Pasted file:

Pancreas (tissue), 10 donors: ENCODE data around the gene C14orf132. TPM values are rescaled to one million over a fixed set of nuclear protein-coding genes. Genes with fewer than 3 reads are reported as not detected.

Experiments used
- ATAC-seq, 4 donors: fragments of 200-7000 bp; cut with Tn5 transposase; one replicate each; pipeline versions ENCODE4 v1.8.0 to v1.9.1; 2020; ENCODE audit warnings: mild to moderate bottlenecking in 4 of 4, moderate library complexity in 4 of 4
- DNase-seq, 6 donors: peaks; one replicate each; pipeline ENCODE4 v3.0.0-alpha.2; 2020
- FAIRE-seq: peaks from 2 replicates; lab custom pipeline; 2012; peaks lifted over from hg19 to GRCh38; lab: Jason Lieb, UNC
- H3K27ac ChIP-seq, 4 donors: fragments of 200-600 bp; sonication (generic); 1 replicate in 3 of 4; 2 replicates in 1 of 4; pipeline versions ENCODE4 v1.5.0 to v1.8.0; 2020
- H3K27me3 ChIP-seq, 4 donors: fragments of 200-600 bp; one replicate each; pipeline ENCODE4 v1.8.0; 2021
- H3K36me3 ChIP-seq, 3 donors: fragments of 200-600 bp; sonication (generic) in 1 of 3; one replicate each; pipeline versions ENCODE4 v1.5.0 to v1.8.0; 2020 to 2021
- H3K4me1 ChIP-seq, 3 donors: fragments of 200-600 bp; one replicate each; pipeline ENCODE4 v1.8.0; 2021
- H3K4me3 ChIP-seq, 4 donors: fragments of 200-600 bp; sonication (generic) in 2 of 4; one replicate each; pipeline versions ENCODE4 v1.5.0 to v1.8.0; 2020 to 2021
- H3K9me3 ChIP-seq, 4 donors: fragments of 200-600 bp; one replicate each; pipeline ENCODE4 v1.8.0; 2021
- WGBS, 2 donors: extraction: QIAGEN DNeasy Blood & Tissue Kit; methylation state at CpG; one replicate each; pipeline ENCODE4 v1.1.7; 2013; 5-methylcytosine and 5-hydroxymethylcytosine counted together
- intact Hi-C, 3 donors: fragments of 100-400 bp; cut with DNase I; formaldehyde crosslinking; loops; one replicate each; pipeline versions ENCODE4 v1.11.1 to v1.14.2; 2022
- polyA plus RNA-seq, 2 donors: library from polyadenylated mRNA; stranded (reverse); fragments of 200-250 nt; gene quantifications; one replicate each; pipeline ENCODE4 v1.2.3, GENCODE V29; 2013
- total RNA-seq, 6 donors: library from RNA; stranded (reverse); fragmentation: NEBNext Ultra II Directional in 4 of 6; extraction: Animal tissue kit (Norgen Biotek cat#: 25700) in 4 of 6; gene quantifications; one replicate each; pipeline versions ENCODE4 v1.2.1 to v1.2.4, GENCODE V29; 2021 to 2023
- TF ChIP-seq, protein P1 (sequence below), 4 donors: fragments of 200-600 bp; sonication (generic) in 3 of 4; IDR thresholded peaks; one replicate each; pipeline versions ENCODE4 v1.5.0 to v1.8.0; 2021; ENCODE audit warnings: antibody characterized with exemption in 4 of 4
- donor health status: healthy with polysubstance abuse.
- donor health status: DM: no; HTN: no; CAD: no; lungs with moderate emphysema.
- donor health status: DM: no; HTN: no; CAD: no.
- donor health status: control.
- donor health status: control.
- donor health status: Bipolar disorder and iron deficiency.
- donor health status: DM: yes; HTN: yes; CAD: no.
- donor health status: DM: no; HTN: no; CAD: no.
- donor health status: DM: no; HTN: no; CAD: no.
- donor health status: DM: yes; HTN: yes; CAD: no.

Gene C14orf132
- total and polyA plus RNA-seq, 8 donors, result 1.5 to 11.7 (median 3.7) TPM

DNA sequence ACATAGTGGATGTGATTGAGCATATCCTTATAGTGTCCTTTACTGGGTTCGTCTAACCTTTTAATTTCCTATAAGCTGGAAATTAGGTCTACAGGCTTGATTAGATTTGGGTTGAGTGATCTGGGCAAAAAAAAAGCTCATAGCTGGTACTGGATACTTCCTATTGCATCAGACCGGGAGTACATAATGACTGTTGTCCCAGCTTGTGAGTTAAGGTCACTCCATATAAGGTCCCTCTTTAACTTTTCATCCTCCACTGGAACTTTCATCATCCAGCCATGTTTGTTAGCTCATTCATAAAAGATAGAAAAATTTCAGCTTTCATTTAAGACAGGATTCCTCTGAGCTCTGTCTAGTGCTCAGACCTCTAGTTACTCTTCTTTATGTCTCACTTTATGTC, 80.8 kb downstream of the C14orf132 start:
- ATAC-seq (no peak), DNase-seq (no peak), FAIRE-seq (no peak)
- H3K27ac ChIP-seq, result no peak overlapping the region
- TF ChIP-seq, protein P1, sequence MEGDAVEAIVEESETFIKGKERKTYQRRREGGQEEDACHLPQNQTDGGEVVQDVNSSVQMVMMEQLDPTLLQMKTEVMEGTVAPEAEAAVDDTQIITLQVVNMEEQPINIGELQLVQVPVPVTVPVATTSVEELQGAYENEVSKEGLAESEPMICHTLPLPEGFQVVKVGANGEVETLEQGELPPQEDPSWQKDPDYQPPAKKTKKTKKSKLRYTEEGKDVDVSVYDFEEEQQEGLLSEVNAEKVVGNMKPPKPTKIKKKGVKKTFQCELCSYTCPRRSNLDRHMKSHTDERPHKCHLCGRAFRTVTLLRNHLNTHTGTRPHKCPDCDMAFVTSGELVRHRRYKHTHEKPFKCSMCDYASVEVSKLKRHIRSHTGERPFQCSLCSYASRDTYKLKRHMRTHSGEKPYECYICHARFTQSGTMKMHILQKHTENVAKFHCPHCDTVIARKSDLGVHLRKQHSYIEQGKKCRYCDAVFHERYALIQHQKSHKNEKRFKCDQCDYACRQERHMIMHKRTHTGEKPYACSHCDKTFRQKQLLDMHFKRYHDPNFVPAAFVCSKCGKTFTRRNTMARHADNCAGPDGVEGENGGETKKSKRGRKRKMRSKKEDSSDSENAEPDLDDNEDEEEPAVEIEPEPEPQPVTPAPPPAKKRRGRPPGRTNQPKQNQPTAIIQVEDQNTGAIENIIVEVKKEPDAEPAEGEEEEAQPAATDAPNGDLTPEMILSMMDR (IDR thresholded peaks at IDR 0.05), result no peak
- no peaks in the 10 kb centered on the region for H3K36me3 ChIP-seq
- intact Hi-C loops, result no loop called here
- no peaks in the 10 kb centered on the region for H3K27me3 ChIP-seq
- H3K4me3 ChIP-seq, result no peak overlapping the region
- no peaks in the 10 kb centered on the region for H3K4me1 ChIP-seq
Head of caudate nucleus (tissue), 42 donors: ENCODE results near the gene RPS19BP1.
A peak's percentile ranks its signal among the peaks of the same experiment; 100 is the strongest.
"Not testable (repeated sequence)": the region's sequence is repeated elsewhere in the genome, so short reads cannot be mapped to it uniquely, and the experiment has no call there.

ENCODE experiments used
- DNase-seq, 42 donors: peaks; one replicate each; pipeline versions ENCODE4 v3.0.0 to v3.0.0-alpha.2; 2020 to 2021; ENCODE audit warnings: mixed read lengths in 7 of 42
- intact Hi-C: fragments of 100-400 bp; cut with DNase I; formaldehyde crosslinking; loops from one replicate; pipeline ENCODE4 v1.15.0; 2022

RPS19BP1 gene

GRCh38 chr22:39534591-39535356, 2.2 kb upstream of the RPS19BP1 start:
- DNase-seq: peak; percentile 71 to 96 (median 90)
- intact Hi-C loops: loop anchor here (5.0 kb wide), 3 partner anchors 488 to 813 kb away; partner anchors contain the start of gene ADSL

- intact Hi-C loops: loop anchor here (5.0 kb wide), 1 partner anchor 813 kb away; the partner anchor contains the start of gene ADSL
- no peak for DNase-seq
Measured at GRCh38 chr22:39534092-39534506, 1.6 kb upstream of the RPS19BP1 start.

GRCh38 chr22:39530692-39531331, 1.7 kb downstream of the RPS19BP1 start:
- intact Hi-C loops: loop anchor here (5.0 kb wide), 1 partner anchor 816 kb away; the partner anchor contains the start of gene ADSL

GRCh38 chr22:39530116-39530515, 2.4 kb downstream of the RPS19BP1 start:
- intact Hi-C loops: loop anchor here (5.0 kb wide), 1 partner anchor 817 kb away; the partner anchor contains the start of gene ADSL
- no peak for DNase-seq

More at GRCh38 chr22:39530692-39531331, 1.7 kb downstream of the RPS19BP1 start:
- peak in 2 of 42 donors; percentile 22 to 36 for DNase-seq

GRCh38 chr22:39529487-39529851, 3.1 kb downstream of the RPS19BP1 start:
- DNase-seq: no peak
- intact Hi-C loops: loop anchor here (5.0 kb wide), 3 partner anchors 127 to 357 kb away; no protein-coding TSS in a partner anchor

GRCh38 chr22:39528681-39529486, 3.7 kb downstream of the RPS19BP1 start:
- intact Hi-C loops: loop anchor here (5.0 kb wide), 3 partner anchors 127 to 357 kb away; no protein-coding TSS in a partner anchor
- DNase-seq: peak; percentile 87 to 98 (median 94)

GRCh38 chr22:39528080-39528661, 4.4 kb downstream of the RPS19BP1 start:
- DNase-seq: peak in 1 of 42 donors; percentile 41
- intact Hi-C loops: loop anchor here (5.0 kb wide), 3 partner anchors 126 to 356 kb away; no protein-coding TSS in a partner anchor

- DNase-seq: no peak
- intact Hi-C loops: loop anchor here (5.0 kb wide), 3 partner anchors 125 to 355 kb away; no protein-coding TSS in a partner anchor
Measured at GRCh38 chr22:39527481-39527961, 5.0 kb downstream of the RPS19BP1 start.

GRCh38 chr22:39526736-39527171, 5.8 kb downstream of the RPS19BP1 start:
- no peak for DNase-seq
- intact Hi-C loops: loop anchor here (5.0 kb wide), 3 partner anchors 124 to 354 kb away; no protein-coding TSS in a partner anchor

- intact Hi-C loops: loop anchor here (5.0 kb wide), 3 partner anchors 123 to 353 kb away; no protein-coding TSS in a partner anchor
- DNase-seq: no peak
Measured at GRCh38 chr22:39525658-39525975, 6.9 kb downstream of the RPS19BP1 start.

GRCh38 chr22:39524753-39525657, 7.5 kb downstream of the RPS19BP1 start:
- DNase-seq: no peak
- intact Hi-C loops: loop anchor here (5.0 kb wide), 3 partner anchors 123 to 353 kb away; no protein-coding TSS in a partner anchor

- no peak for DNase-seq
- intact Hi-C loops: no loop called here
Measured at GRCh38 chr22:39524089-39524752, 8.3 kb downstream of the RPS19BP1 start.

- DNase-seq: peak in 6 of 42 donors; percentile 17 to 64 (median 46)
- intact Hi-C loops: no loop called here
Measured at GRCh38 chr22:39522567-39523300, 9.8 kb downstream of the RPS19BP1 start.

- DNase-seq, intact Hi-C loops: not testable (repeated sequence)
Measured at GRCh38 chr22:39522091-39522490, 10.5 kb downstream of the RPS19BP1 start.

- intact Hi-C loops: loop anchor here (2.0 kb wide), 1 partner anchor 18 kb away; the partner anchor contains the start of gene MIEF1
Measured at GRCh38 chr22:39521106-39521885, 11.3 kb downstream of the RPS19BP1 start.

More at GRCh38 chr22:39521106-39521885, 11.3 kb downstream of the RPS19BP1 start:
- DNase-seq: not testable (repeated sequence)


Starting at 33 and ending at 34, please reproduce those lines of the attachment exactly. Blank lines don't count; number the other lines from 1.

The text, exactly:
- no peaks in the 10 kb centered on the region for H3K36me3 ChIP-seq
- intact Hi-C loops, result no loop called here